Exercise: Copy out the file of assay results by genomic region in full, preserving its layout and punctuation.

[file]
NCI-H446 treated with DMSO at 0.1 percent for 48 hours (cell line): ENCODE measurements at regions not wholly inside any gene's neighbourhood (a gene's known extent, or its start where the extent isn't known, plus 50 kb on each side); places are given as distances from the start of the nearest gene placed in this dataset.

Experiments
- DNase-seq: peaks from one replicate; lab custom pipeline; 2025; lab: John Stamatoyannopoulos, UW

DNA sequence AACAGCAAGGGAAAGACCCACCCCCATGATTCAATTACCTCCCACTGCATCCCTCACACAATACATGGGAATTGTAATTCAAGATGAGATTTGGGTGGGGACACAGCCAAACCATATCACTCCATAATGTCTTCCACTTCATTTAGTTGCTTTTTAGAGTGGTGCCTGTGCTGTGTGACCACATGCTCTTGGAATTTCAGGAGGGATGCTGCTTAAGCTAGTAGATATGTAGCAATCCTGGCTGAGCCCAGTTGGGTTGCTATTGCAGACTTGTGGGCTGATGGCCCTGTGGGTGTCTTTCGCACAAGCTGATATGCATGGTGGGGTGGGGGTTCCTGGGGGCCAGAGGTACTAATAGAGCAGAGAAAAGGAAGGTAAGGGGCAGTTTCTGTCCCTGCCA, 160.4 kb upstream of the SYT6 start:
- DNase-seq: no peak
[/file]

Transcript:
NCI-H446 treated with DMSO at 0.1 percent for 48 hours (cell line): ENCODE measurements at regions not wholly inside any gene's neighbourhood (a gene's known extent, or its start where the extent isn't known, plus 50 kb on each side); places are given as distances from the start of the nearest gene placed in this dataset.

Experiments
- DNase-seq: peaks from one replicate; lab custom pipeline; 2025; lab: John Stamatoyannopoulos, UW

DNA sequence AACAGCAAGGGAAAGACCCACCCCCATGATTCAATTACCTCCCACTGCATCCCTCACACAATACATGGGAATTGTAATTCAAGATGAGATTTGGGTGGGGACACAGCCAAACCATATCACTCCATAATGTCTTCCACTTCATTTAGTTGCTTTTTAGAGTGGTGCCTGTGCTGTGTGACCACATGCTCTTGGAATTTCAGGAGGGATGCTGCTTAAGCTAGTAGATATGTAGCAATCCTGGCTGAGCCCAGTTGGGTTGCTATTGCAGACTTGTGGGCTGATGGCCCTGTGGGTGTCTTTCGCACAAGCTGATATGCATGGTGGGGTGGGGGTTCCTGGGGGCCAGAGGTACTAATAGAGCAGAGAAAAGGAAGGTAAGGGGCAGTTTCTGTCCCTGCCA, 160.4 kb upstream of the SYT6 start:
- DNase-seq: no peak